Hyman, who sells about 300 collectible, classic—and expensive, very expensive—cars each year, agrees with Nelson’s assessment that collectors buy for a variety of reasons, including nostalgia, prestige and appreciation of the vehicles’ craftsmanship. “You could equate it to a fine arts gallery,” he says.
“A lot of people are passionate about the cars because of their mechanics. They love the machines and they love to restore them. To many people, a car represents a time in their life—high school, their first date with their wife.
“To some people, a car is a love of the fact that they’ve made it, that they can afford it. They accumulate classic cars because they are cool, sexy toys. It’s all relative, whether it’s a 50 cent toy car or a $50,000 car or a $500,000 car.”
| A few classics from the showroom of Hyman Ltd. Classic Cars.
A leisurely stroll through Hyman’s showroom in West County confirms that these cars are, indeed, sexy. Voluptuous curves, supple leather, gleaming brightwork, rich colors—they have the glamour and sex appeal of old-time movie stars.
“They are absolutely the most outlandish, sexy things imaginable,” says Hyman.
Every collector has his (they’re mostly men) reasons for collecting a particular model. St. Louis real estate developer Bob Scott Jr., who collects and has sold cars, prefers Packards, Lincolns and Cadillacs from the 1930s and ‘40s. “They are always bigger and more powerful,” he says. “When you look at them, each one is different—cars nowadays all look alike.” His favorites of the moment are his 1936 rumble-seat Packard with a V12 engine and one of the few remaining 1941 Packard Woody station wagons.
Lotus owners like to brag that their high-speed British racing cars are, in the words
of Road and Track magazine, the purest expression of the term sports car. “They’re
little and fast—you have to know how to drive
the damn thing,” says Mark Pfeffer, an
officer of the St. Louis Area Lotus Lovers (STALL).
Perhaps because baby boomers are reaching the age of affluence, muscle cars from the 1960s and ‘70s are hotter now than they were in days of “scooping the loop.” The prices of 30-to 40-year-old hot rods are approaching the cost of a new, top-of-the-line Mercedes Benz. Even replicas of these beefy two-doors are getting pricey.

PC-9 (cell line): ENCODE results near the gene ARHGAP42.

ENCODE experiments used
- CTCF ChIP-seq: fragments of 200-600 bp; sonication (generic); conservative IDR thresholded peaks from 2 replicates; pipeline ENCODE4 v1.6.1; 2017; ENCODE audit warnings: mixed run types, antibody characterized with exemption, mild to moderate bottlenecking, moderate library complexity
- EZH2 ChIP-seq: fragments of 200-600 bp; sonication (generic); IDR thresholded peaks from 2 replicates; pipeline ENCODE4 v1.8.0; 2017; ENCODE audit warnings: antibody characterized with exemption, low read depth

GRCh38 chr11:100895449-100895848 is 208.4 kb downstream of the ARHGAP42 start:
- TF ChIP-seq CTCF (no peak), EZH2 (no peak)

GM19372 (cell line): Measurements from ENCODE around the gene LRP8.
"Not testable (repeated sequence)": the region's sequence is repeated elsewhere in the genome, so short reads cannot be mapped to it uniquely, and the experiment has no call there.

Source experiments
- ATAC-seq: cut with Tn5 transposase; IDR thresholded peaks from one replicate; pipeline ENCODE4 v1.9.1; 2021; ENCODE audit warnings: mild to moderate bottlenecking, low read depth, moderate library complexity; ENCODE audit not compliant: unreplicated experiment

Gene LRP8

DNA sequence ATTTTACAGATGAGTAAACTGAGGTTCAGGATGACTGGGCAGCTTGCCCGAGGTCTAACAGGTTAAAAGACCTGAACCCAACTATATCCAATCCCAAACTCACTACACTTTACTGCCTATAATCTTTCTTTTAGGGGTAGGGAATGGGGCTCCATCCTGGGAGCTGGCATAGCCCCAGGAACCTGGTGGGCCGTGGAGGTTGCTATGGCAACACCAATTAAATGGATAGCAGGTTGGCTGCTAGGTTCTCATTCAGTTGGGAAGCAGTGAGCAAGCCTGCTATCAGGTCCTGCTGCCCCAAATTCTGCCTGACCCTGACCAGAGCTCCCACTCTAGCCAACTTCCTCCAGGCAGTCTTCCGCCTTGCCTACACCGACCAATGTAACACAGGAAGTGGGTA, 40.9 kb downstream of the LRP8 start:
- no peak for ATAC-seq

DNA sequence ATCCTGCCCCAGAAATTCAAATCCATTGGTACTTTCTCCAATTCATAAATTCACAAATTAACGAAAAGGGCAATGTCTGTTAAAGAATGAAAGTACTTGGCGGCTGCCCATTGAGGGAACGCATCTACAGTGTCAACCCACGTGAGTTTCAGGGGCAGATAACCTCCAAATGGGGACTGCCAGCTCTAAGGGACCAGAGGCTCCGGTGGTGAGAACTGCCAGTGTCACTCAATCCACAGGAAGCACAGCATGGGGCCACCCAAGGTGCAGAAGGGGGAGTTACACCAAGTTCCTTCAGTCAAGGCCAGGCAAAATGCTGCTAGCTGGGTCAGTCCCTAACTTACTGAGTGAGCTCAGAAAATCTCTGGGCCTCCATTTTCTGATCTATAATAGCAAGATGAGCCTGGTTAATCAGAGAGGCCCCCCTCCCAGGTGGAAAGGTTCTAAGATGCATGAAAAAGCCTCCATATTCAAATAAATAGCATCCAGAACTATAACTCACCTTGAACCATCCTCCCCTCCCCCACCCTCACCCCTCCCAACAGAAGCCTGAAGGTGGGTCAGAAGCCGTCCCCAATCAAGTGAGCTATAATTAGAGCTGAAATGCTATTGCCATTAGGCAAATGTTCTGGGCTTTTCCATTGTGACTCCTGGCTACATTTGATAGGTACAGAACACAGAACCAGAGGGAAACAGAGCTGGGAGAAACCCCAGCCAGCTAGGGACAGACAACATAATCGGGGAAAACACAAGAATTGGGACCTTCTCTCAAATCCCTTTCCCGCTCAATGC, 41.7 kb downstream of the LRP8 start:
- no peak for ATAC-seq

So, what do car enthusiasts do with
Well, drive them, for one thing. Fred Kemp remembers a road trip to Chicago he took with his father, the elder Kemp. One drove a silver gullwing Mercedes (now in the Kemp museum) and the other a 450 SL Mercedes. They periodically switched cars. “It was almost like a road rally,” Kemp remembers.
Speaking of the gullwing—the doors are hinged at the top; when both are open, the car resembles a seagull—there is a group of people who are fanatic about tracking the history of each of the 1,500 that were manufactured. When one is sold, they contact the new owner and update the provenance of the car, just like a curator would for any important work of art.
They restore the cars. Or, in the case of serious collectors, pay—lots—to have them refurbished. Several of the local clubs meet monthly. They stage road rallies and track events, to test the mettle of their vehicles. On the first Friday of every month, hundreds of car enthusiasts show up in Fenton for cruise night. (Details of this and other car events can be found on the Internet).
They wash their cars. Virtually every big meeting includes numerous opportunities to wax and polish. Cars are judged on their cleanliness with white-glove inspections. And of course, they trade tips and stories. A recent national meeting of GTO enthusiasts in West County included a substantial vendors display area for parts and souvenirs.